There is something gloriously refreshing about an account of political failure in which nobody is trying to excuse or hide the buttock-clenching awfulness of it. But despite the refusal to indulge in self-pity, this is the most uncomfortable part of the book. The party would have crashed and burned without her putting her foot in it, but after all those years on Fleet Street did she really not know better? It’s impossible not to sympathise with the blameless colleagues forced, not for the first time, to clean up behind her. And, yes, all that does remind me of someone.
There will be weightier political tomes this year than Rake’s Progress, but you will not read one more entertaining. Johnson is a gifted writer, playful, self-deprecating and far more talented than she gives herself credit for.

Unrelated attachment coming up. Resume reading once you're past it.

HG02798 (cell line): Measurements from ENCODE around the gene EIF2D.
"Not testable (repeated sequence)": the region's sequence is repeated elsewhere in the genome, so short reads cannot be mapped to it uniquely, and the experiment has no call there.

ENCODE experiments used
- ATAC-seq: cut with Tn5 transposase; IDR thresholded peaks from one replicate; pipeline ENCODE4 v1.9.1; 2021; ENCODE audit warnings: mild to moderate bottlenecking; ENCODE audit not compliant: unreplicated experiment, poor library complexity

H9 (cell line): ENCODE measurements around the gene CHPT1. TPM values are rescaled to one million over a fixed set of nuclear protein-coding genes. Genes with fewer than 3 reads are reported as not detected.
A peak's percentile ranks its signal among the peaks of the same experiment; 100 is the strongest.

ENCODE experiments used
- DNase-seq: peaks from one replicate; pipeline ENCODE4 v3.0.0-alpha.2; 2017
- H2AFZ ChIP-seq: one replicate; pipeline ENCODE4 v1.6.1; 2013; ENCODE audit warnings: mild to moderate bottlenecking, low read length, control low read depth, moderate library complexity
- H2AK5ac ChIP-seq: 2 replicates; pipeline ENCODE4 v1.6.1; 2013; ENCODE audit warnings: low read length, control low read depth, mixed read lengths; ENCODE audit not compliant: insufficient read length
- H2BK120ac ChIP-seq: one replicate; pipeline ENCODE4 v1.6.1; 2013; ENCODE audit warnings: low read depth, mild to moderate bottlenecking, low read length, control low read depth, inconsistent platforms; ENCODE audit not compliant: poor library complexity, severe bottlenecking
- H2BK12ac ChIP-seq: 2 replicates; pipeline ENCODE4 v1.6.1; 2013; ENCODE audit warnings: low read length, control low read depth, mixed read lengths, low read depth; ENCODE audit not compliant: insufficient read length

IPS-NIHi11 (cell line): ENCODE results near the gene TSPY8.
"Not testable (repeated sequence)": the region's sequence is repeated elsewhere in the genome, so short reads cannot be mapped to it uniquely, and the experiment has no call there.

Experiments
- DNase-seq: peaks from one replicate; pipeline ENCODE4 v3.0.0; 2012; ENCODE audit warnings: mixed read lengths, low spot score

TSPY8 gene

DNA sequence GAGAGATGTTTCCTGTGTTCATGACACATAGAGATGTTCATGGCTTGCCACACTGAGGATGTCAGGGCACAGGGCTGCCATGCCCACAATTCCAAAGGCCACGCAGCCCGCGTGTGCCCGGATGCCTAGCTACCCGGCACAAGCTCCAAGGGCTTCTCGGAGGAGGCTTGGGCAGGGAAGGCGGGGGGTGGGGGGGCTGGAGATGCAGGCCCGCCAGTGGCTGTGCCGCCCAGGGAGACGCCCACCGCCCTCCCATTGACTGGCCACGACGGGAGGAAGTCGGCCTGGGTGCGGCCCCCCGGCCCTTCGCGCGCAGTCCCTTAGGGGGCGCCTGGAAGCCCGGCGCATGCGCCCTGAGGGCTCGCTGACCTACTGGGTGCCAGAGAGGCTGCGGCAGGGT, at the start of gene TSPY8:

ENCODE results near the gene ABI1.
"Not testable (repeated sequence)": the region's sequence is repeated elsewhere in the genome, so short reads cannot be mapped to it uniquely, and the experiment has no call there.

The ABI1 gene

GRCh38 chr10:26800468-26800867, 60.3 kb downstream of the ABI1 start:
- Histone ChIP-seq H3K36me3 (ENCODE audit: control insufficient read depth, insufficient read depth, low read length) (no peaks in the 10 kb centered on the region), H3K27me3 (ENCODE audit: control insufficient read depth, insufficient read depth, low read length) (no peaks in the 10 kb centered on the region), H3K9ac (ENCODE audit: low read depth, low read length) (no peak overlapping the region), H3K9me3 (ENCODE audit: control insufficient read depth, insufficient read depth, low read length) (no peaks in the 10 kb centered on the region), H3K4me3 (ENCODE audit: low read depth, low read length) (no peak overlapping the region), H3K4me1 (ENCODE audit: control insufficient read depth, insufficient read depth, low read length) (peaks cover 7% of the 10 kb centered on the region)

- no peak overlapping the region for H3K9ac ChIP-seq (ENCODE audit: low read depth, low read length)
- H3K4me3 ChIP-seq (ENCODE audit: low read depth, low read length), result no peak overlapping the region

She has a highly developed sense of the absurd, including herself (an account of campaigning in Totnes is the pick of many laugh-out-loud moments).
There is a lot of fun here, though, largely because Rachel is not worried about causing offence. An unembarrassable oversharer, she seems determined to make others blush. She can’t resist mentioning the “full extent” of the Conservative minister Kwasi Kwarteng’s “manliness” (something Amber Rudd, his former girlfriend, apparently divulged) or cataloguing the ghastliness of Ann Widdecombe.
There is one place that she won’t tread, though: while Dilyn the Downing Street dog gets a mention, Boris’s fiancée, Carrie Symonds, does not.
Is this a good book? Well, it’s entertaining, with some nice turns of phrase — I loved her description of Annunziata Rees-Mogg as being “pale and serious as an El Greco” — and has a few revelations, including David Cameron’s creative swearing on the tennis court, although I’m not sure we needed seven paragraphs on Kay Burley’s hair and make-up routine, but the book I found myself wanting to read, which is underplayed here, would be about growing up in the family firm of Johnson & Sons.